We have noticed that there has been an increase in the number of private electric scooters using University of Kent land.
We would like to remind everyone:
- All Powered Transporters (including e-scooters) are illegal to use on the public highway, except those that are part of the trial of the Department for Transport’s rental e-scooters scheme (also recognised as a Powered Transporter).
- The University of Kent does not give permission for any person to use a Powered Transporter (this includes e-Scooters) on its land, with exception of the Department for Transport rental E-scooters scheme, which here in Canterbury the Kent County Council have contracted to the company BIRD and those that are used to help individuals with restricted mobility.
We have also recently updated the University Regulations for the Management of Traffic to encompass the term ‘Powered Transporters’ and the sanctions that apply.
If you have a personal e-scooter please do not bring this to campus, to ensure that you are not using it illegally or in contravention of the University of Kent Regulations of the Management of Traffic and/or campus accommodation contracts.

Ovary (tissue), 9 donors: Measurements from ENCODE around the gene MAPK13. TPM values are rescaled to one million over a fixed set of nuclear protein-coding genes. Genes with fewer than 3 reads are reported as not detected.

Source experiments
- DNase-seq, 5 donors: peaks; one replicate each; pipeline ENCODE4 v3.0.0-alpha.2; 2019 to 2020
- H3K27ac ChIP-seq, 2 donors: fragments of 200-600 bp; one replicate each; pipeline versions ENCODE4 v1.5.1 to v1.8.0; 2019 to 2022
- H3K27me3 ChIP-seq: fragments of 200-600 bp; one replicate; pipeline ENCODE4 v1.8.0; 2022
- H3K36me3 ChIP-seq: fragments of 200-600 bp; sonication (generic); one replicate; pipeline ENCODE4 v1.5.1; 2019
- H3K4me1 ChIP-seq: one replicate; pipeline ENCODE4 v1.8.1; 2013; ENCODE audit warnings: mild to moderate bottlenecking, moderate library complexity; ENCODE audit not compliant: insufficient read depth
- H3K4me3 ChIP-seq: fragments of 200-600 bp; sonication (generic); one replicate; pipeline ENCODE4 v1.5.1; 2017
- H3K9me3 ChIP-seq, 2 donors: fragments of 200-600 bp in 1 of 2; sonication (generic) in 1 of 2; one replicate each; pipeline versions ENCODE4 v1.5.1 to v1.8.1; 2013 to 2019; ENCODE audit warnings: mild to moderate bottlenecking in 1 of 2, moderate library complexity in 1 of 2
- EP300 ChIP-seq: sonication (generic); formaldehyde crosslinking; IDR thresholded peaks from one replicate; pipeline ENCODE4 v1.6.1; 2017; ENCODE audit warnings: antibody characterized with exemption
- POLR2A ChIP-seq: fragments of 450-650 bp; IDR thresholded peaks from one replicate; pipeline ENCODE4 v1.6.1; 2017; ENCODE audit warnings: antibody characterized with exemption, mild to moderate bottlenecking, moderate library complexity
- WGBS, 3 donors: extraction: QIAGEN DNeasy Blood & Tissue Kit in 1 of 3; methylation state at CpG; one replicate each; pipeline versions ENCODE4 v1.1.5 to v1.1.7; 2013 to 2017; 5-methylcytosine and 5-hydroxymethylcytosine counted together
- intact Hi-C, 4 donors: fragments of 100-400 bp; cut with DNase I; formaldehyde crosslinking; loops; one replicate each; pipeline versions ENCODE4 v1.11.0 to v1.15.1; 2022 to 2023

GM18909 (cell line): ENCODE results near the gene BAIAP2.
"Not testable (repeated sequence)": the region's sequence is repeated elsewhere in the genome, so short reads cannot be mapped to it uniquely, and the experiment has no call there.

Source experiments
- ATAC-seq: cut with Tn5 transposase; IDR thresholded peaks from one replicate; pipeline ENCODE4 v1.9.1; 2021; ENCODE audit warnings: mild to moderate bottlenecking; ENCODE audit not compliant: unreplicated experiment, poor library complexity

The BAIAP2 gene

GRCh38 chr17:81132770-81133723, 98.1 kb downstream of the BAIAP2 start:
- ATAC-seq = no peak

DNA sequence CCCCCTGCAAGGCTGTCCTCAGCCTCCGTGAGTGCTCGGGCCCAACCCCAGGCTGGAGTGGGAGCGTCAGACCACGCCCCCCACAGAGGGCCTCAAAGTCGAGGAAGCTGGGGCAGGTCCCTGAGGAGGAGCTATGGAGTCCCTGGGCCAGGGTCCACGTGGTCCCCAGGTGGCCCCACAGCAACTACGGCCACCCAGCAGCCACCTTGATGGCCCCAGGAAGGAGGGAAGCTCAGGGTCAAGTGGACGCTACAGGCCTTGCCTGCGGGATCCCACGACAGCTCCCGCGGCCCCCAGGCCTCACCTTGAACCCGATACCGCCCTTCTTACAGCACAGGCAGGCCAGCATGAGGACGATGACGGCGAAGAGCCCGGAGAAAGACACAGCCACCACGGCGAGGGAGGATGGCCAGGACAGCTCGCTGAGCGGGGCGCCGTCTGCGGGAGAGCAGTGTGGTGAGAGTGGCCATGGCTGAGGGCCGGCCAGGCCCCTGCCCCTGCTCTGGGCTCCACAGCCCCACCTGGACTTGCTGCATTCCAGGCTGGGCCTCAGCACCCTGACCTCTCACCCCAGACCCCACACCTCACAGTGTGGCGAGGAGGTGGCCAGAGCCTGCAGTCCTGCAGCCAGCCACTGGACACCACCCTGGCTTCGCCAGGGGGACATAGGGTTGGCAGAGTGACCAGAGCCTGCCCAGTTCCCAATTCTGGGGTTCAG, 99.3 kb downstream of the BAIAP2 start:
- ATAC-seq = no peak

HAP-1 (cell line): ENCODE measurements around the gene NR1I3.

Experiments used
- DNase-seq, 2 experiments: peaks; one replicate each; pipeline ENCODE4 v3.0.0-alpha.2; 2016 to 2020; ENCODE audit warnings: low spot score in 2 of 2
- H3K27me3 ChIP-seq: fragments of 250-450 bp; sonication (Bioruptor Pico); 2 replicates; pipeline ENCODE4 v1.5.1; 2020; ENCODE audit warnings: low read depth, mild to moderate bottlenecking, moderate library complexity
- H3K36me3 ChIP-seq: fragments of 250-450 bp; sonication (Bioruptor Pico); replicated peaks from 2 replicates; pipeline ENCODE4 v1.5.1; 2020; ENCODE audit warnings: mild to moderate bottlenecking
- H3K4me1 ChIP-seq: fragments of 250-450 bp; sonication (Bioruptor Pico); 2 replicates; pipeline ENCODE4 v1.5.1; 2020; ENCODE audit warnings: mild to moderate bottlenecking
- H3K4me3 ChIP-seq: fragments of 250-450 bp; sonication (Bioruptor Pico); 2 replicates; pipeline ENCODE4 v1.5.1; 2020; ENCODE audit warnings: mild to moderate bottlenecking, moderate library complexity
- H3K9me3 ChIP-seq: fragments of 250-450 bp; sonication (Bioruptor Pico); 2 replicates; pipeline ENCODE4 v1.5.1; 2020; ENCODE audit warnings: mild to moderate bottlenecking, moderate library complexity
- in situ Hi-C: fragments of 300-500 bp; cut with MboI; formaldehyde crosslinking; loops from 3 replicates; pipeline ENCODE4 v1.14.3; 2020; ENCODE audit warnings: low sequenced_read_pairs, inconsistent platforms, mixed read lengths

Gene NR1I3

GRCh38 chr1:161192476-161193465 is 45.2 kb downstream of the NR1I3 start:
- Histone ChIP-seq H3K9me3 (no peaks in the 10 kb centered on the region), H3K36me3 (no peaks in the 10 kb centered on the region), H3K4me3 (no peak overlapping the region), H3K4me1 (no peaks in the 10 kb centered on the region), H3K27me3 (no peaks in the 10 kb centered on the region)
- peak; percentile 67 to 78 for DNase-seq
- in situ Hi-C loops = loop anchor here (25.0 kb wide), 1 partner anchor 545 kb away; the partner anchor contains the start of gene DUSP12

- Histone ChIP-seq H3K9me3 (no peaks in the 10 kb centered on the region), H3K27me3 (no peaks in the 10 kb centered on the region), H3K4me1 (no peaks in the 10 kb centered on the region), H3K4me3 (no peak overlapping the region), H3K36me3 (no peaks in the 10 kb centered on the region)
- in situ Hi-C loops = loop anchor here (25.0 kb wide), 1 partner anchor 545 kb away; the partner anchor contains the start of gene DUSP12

University of Kent are pleased to be supporting the Department for Transport and Kent County Council E-Scooter rental trial scheme; to help establish if E-scooters could become a new legal form of greener transport in the UK, similar to e-bikes, in the future. During the rental trial period, however, e-scooters will continue to be classed as motor vehicles, meaning requirements to have insurance and the correct type of driving licence will continue to apply for those that are using BIRD e scooters.
The Bird rental E-Scooters are all GPS connected and the speed can be set remotely depending on where they are. Visit our Commute Smarter page to find out more on how and where you can use the Bird E-scooters.
28 January 2022: The words ‘and those that are used to help individuals with restricted mobility.’ were removed to avoid any confusion that may lead to a person misreading the article to suggest that Mobility Scooters and Wheelchairs are classed as ‘Powered Transporters’,